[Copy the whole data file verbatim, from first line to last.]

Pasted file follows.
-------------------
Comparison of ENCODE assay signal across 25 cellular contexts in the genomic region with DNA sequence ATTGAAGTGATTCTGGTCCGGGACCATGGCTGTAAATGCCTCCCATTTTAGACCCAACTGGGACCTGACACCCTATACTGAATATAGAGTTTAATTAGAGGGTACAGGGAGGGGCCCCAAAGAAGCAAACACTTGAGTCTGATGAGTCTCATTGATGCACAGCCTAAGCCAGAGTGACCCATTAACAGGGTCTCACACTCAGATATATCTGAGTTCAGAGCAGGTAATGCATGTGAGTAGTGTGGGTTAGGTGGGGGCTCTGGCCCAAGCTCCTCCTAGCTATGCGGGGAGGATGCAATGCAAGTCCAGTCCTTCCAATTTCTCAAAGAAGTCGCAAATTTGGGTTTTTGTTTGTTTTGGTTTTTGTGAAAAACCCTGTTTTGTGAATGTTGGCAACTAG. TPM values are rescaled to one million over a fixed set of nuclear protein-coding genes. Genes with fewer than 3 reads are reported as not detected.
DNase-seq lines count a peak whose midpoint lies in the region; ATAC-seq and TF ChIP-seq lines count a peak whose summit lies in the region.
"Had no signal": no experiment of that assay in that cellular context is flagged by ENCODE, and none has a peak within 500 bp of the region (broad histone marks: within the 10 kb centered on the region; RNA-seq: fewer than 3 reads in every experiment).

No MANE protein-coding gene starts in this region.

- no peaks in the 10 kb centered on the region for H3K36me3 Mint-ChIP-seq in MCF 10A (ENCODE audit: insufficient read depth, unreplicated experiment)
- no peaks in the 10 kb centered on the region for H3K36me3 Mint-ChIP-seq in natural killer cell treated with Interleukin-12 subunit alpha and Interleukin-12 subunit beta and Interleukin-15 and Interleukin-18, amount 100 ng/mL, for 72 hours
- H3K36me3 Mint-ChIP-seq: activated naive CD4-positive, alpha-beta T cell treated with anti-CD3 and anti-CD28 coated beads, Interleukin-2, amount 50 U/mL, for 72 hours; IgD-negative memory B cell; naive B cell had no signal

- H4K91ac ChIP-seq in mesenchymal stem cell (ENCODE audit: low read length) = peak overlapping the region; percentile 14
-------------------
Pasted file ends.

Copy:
Comparison of ENCODE assay signal across 25 cellular contexts in the genomic region with DNA sequence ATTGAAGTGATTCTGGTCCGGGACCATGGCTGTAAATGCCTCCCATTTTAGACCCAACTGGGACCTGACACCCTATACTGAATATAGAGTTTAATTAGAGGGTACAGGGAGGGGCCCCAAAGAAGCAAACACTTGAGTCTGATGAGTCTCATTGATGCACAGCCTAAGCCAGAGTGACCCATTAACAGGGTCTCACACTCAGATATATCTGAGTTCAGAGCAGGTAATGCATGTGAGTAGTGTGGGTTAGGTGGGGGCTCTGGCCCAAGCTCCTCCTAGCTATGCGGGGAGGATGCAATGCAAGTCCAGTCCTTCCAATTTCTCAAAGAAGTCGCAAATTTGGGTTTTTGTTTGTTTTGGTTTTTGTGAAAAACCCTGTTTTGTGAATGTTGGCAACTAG. TPM values are rescaled to one million over a fixed set of nuclear protein-coding genes. Genes with fewer than 3 reads are reported as not detected.
DNase-seq lines count a peak whose midpoint lies in the region; ATAC-seq and TF ChIP-seq lines count a peak whose summit lies in the region.
"Had no signal": no experiment of that assay in that cellular context is flagged by ENCODE, and none has a peak within 500 bp of the region (broad histone marks: within the 10 kb centered on the region; RNA-seq: fewer than 3 reads in every experiment).

No MANE protein-coding gene starts in this region.

- no peaks in the 10 kb centered on the region for H3K36me3 Mint-ChIP-seq in MCF 10A (ENCODE audit: insufficient read depth, unreplicated experiment)
- no peaks in the 10 kb centered on the region for H3K36me3 Mint-ChIP-seq in natural killer cell treated with Interleukin-12 subunit alpha and Interleukin-12 subunit beta and Interleukin-15 and Interleukin-18, amount 100 ng/mL, for 72 hours
- H3K36me3 Mint-ChIP-seq: activated naive CD4-positive, alpha-beta T cell treated with anti-CD3 and anti-CD28 coated beads, Interleukin-2, amount 50 U/mL, for 72 hours; IgD-negative memory B cell; naive B cell had no signal

- H4K91ac ChIP-seq in mesenchymal stem cell (ENCODE audit: low read length) = peak overlapping the region; percentile 14